Fantastic voyage: Noah Georgeson’s journey from ‘Nevada City kid’ to the Grammys
Growing up in Nevada City, Noah Georgeson had no inkling that he’d one day win a Grammy award, much less two of them.
These days, the self-described “Nevada City kid” is a successful musician, producer, engineer, mixer, and solo recording artist living in Los Angeles. Georgeson was recently honored with his seventh Grammy nomination, this time for mixing the album “Musas” by Mexican artist Natalia LaFourcade.
Georgeson has an extensive resume, and has worked with such notable artists as The Strokes, Devendra Banhart, and fellow Nevada County native Joanna Newsom.
Growing up in Nevada City
As a kid, Georgeson had no idea he even wanted to be a musician. However, a serious plot twist transpired for young Georgeson while he was a student at Nevada Union.
“I didn’t even begin playing music until I was a teenager. I knew that I wanted to be a musician, [but] I was never sure how viable a career it could be until I was already doing it,” Georgeson said.
“Nevada City is a special place — there is all of the natural beauty of the woods, mountains and the Yuba, and there’s this persistent feeling of wildness. Maybe it’s the long shadow of the gold rush or something — it seems to have drawn interesting characters,” he said. “I felt safe in the confines of the small town, but knew that I had access to the culture and craziness of a real city. Also, that culture percolates up to our little town, so as kids we got enough of a taste of it to know it’s out there.”
Luckily, his creativity didn’t suffer from any lack of support; Georgeson’s parents were not only inspirational, but were behind him all the way.
“My parents were incredibly supportive — without exception,” he said. “My mom has always been a super creative person, and she applied that to being a parent. My dad is also creative in his own way, but also very practical and amazingly industrious and hard-working. I think that combination of influences brought out the creativity in me, but also made me understand that I’d need to work very hard to achieve anything with that creativity.
“I can’t stress enough how important parental support is — especially in this country, where the arts are treated as a luxury at best, disposable at worst.”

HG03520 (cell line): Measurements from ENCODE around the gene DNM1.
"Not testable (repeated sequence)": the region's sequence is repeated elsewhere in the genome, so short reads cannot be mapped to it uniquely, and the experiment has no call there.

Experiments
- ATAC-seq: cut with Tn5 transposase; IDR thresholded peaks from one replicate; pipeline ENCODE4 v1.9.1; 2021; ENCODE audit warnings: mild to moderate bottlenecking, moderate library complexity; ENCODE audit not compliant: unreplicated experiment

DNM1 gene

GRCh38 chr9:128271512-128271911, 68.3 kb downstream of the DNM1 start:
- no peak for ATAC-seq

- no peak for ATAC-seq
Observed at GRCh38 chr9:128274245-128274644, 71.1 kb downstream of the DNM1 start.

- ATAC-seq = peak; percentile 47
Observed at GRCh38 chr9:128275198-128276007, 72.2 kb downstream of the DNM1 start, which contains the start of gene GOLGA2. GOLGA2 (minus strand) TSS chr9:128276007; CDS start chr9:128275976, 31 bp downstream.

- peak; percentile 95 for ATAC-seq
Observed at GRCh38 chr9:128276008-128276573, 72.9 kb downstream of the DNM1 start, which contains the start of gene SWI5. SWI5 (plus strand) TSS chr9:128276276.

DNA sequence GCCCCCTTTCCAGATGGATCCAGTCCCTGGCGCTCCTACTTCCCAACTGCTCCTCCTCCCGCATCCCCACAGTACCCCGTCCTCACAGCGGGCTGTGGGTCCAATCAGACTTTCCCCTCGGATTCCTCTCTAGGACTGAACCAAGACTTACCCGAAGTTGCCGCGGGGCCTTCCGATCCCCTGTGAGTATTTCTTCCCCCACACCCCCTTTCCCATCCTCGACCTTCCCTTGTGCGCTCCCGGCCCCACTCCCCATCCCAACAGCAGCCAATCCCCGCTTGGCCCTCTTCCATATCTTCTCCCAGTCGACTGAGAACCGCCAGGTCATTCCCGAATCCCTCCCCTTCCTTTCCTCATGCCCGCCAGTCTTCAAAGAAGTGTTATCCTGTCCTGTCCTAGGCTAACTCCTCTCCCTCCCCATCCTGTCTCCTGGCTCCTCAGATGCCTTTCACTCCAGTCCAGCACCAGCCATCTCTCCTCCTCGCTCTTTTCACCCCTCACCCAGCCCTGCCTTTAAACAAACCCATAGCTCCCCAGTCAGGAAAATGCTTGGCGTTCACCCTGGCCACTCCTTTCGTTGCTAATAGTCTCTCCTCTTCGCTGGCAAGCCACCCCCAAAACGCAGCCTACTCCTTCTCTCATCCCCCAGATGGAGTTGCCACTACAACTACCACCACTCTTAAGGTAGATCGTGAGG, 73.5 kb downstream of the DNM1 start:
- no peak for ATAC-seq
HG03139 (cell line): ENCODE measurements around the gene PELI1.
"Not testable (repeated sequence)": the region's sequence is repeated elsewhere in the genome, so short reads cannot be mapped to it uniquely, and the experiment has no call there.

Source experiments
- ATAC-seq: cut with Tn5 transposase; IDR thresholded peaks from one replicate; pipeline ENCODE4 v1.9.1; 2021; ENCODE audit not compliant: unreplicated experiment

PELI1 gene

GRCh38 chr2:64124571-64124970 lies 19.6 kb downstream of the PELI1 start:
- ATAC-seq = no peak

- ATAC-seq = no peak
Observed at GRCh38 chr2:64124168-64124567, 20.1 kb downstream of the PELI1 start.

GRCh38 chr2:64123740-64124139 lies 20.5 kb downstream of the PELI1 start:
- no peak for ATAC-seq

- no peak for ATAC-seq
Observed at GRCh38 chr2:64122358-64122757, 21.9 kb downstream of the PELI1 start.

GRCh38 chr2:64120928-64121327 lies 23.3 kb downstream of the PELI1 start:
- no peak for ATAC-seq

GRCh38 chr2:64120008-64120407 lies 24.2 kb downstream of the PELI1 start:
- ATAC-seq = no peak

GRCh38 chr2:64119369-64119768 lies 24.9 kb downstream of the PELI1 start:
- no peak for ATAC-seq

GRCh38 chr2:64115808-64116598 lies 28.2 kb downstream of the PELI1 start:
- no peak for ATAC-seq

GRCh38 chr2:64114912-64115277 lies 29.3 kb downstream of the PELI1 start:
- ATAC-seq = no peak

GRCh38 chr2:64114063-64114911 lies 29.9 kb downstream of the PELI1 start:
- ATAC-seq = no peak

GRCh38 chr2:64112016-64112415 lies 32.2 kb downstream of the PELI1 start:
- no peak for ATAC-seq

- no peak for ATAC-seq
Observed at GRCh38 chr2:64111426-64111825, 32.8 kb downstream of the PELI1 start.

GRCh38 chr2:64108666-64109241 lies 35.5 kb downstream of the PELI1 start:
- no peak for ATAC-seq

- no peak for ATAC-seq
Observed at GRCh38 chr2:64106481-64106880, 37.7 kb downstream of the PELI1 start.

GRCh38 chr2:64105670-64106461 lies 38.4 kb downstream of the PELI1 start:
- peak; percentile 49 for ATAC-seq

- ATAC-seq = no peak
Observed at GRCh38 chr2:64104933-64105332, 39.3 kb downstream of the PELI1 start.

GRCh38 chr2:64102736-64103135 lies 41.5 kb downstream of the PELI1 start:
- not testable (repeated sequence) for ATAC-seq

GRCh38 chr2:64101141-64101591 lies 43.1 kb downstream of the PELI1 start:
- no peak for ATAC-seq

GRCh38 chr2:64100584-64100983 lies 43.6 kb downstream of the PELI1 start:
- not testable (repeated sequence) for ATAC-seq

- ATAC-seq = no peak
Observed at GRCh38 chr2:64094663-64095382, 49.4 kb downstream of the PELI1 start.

The teachers who made an impact
Looking back on his Gold Country childhood, Georgeson credits a number of local teachers who helped him “more in a general sense than a specifically musical sense.”
In the fifth grade, “my friend Ben Vierling — an incredible painter [who] still lives in the area — and I would draw these enormous, fantastical scenes full of dragons, elves … stuff straight out of Dungeons and Dragons,” Georgeson said. “Our teacher, Steve Belch, found us working on one and we were sure we’d get in trouble. But Mr. Belch loved how creative they were, and he ended up putting them up in the classroom.
“Also at Seven Hills, I had a teacher named Nancy Gillespie, who was super encouraging of our creativity.”
While at Nevada Union, “I had an English teacher — Mr. Lehman — who was a super passionate guy, and he loved Shakespeare. Every year he would organize a trip to Ashland, Oregon to the Shakespeare Festival. It wasn’t only getting to experience the plays and professional actors and musicians — which was great — it was also that Mr. Lehman treated us like more than just kids,” he said.
Once the music bug bit him, there was no turning back. Again, Georgeson found himself most fortunate in having the support of a number of musical mentors.
“There were definitely a few people outside of school who were very influential as well; my private guitar teacher, Brent Weaver, probably most of all,” he said. “Not only was he my teacher for years, but when he moved away, I took over [teaching] his students.
“I taught privately for a few years at a store called Music Depot. The owner was also a very encouraging guy — Sheldon Colin. He provided me a place where I could teach and, for the first time, engage in the business aspect of music.”
Georgeson is the first to admit that a career in the arts presents its own challenges.
“For me, there was never really any indication that I was on “the right path” or anything,” he said. “Suddenly it was my career, and then, just as suddenly, I was getting some awards. Through all of it, I just kept working. I’d be doing the same thing without any of the validation [but] I’d probably have a real job too! There’s nothing wrong with that.”
His advice to aspiring musicians of Nevada County and beyond?
“Really develop your own unique voice and approach — not someone else’s — and be prepared to work at it forever without any guarantee that it’ll pay off in any tangible way,” said Georgeon. “Doing it because you love it has to be its own reward.”
For a man who used to scoff at the notion of receiving any outstanding award, Georgeson has learned that anything is possible.
“Even a few years ago,” he said. “I would’ve laughed if you asked me ‘How many Grammys do you think you’ll win in your career?’ It really wasn’t something I thought about or thought was possible.
“But I can’t pretend that it’s not exciting to get one! I just have to convince myself that the records I work on are the exceptions.”
Jennifer Nobles is a freelance writer for The Union and can be contacted at email@example.com.
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